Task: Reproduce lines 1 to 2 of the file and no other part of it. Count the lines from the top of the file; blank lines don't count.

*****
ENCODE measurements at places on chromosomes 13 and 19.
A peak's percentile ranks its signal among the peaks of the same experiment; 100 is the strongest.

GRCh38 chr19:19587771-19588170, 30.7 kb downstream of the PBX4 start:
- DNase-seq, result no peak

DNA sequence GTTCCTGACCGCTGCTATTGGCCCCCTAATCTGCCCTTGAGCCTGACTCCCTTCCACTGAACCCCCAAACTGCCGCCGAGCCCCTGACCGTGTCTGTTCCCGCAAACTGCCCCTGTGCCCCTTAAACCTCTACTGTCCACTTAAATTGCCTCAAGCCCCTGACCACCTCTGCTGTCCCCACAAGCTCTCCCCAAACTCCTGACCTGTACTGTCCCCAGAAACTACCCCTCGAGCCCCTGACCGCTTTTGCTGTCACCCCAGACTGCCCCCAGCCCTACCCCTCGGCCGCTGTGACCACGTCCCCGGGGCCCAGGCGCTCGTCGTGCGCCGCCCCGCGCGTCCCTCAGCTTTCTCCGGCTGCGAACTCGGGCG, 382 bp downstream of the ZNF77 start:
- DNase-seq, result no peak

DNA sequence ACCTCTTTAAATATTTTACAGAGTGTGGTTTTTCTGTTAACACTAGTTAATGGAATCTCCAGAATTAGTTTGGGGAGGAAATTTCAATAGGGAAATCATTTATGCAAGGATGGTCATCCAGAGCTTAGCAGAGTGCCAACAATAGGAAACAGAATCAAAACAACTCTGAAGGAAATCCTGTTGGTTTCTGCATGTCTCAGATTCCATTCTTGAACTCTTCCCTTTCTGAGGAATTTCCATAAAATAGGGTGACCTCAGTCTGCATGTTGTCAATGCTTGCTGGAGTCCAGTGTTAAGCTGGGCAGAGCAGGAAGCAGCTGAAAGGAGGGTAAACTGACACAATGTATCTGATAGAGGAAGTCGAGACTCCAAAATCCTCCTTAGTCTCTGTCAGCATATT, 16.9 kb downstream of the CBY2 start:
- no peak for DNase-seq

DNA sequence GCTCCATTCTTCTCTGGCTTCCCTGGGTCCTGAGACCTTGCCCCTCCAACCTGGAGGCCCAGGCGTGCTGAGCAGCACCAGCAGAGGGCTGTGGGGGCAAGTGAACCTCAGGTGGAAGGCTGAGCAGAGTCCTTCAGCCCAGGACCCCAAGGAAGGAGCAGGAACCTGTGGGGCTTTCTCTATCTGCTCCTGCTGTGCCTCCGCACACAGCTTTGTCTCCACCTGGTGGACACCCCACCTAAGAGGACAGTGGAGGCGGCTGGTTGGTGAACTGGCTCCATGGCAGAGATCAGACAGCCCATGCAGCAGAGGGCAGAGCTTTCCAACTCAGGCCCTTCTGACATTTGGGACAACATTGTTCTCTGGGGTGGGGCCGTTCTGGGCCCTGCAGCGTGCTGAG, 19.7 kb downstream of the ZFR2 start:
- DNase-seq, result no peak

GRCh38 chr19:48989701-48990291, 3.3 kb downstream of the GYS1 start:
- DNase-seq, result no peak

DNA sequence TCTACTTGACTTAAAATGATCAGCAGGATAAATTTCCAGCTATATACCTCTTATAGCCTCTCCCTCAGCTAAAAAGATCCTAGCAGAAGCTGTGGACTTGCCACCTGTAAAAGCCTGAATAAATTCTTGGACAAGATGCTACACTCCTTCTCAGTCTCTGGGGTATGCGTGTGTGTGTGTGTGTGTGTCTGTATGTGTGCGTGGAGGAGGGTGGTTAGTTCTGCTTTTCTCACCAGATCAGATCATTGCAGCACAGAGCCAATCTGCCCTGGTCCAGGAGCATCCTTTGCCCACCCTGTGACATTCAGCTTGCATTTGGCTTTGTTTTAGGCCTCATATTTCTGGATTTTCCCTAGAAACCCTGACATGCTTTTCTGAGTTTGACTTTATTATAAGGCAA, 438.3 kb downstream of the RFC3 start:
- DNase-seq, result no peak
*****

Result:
ENCODE measurements at places on chromosomes 13 and 19.
A peak's percentile ranks its signal among the peaks of the same experiment; 100 is the strongest.